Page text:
Dramaticity as essence: structural-phenomenological analysis of hysteria
In this article we explore hysteria by describing it in terms of phenomenological psychopathology, with a particular focus on spatiality. Classical works on phenomenological psychopathology, such as those by Kraus and Dörr, were reviewed to identify hysteria spatiality features, drawing on Minkowski’s concepts of light and dark spaces, syntony, and schizoidism, as well as on Binswanger’s concepts of horizontality, spatiality, and anthropological proportion. The review revealed that hysteria can be more clearly addressed in terms of consciousness spatiality. Fundamentally, hystericals live in the light, horizontal space of world experience, such that their mode of being-in-the-world is imbued with dramaticity—i.e., action and movement, intensity and acting, admiration and repulsion. Although non-pathological in itself, this mode of being may become problematic by the effect of anthropological disproportion.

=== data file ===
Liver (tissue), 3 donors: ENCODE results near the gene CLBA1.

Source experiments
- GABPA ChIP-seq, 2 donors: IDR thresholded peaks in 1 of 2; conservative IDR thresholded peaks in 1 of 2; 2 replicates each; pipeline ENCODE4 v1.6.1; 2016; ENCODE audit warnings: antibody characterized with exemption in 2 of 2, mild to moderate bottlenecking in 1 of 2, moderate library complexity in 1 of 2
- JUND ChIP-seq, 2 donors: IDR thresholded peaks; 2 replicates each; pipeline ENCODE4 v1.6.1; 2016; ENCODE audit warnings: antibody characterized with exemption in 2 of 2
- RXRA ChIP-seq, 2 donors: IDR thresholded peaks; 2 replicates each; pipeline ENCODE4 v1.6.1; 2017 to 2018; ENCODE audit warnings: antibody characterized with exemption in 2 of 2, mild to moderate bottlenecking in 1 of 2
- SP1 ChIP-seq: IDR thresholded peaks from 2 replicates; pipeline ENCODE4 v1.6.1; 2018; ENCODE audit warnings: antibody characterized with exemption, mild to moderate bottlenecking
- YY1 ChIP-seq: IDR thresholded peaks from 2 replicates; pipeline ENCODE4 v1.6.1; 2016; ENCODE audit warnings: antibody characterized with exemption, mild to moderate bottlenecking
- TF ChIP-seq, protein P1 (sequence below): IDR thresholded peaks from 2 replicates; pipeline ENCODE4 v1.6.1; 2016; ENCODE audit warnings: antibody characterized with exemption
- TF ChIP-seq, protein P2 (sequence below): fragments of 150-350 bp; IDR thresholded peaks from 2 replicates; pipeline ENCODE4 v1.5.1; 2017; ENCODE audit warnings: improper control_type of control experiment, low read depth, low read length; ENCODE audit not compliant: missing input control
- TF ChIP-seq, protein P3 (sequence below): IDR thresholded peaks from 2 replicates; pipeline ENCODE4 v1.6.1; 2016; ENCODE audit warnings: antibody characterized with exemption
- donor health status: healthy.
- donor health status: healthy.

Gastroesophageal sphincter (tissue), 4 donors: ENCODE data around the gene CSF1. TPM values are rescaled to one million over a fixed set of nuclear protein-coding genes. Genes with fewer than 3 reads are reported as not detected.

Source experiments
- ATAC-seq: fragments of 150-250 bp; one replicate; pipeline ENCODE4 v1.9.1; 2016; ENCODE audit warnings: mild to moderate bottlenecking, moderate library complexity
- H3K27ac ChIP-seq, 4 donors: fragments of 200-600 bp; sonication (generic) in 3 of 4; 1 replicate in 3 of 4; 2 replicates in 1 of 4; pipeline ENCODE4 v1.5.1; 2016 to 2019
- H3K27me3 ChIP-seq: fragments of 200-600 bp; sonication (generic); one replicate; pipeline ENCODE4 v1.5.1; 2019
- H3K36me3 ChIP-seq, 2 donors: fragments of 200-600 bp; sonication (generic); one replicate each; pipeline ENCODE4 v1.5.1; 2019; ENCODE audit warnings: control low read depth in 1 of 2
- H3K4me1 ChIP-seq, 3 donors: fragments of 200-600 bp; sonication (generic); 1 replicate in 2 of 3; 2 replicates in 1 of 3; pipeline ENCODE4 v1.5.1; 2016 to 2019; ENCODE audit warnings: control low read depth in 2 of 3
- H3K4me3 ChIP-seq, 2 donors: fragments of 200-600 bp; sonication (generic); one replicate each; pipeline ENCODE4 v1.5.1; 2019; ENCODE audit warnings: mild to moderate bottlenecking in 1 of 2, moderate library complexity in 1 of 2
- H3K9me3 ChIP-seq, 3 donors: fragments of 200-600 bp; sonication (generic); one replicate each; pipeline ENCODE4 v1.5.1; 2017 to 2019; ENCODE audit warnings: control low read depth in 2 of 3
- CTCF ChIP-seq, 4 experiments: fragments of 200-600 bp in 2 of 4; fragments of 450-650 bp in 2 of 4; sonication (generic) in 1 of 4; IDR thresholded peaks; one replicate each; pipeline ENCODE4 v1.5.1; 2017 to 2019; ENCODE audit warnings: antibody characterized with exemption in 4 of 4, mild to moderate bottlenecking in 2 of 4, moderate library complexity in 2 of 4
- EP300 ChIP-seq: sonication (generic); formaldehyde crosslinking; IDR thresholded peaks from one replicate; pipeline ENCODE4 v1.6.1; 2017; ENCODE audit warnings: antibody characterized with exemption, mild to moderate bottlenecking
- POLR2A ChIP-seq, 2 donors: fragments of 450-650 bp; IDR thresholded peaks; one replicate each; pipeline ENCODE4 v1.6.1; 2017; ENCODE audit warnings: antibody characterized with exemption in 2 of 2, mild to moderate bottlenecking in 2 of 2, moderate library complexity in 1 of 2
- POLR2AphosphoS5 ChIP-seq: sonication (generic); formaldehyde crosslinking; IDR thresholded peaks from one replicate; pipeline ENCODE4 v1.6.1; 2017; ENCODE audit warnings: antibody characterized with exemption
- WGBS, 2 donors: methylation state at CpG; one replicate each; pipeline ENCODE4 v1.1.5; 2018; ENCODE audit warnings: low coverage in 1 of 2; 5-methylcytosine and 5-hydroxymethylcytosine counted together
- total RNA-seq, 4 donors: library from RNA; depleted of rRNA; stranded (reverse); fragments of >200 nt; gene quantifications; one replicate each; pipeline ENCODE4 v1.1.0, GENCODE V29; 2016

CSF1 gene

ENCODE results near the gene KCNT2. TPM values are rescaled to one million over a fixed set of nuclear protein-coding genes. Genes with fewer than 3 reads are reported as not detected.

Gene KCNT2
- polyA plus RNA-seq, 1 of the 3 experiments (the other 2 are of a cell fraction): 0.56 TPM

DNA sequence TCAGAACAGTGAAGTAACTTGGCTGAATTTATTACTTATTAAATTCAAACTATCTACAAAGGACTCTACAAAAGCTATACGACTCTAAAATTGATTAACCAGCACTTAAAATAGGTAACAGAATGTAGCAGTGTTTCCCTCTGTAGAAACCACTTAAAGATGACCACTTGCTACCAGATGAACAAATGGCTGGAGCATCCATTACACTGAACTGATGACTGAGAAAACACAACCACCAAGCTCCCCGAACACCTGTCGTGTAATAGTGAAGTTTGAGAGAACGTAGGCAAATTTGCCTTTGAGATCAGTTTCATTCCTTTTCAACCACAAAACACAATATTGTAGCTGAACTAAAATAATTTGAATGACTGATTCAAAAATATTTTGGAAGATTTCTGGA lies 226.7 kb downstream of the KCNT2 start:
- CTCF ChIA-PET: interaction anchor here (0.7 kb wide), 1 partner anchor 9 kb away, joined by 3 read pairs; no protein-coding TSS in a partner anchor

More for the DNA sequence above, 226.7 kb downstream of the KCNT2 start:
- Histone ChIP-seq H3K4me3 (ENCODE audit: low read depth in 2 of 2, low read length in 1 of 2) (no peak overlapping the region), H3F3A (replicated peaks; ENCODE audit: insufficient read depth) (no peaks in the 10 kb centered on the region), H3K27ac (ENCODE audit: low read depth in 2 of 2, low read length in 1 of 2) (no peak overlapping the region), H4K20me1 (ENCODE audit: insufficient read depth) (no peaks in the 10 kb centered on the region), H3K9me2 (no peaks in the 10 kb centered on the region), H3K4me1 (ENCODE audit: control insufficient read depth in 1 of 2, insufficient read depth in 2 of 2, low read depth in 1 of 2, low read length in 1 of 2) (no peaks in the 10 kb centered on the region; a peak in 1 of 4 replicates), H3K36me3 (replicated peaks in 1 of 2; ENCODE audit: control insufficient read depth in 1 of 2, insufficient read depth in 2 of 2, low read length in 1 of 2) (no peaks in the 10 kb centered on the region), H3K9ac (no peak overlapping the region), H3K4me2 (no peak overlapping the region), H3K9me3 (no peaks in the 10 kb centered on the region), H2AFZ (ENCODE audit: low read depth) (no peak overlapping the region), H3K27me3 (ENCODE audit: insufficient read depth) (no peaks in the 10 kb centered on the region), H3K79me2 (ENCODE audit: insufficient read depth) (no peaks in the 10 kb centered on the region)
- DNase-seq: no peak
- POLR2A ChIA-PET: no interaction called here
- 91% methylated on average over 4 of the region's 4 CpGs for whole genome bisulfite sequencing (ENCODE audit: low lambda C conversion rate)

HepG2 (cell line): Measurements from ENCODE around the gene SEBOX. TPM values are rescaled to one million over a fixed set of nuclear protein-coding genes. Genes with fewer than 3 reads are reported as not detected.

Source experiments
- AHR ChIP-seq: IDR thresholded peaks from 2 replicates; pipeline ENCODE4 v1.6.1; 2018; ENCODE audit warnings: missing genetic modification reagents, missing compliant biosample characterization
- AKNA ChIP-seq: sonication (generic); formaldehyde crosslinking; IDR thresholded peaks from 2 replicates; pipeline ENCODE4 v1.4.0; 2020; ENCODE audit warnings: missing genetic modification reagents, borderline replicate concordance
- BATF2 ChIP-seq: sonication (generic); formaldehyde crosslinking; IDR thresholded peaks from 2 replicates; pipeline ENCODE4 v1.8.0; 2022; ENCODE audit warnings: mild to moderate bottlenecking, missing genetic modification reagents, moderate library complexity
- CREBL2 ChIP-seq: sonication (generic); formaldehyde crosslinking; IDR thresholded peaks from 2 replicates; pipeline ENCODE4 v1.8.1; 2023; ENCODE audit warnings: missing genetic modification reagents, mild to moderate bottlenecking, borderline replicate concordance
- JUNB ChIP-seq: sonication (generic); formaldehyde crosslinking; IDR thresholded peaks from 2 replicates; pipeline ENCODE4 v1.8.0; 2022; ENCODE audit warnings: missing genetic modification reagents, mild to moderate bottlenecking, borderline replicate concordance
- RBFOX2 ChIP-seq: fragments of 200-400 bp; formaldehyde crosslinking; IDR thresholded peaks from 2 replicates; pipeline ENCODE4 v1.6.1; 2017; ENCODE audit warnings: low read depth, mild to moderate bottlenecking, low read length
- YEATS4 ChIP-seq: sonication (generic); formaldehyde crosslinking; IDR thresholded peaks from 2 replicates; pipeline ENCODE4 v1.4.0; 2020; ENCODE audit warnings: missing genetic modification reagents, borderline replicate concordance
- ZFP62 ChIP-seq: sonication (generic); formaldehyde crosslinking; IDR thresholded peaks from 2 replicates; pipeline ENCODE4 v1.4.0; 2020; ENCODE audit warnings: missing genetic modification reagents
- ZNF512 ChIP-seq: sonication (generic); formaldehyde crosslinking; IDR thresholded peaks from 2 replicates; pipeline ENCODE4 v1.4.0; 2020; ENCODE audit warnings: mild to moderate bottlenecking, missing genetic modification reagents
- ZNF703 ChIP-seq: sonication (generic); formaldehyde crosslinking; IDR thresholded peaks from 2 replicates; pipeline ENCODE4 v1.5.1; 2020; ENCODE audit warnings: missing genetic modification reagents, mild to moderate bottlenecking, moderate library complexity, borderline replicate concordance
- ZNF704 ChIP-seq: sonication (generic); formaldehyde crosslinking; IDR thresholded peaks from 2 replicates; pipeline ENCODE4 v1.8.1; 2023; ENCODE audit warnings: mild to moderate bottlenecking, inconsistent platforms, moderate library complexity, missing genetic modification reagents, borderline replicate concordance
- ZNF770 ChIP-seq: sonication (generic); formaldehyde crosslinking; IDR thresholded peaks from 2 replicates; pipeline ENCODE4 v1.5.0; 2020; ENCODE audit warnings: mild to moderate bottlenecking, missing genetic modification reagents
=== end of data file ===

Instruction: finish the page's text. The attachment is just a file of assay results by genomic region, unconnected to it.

Keywords: Hysteria; Phenomenological Psychopatology; Alfred Kraus; Eugène Minkowski; Ludwig Biswanger; Spatiality; Essence of hysteria.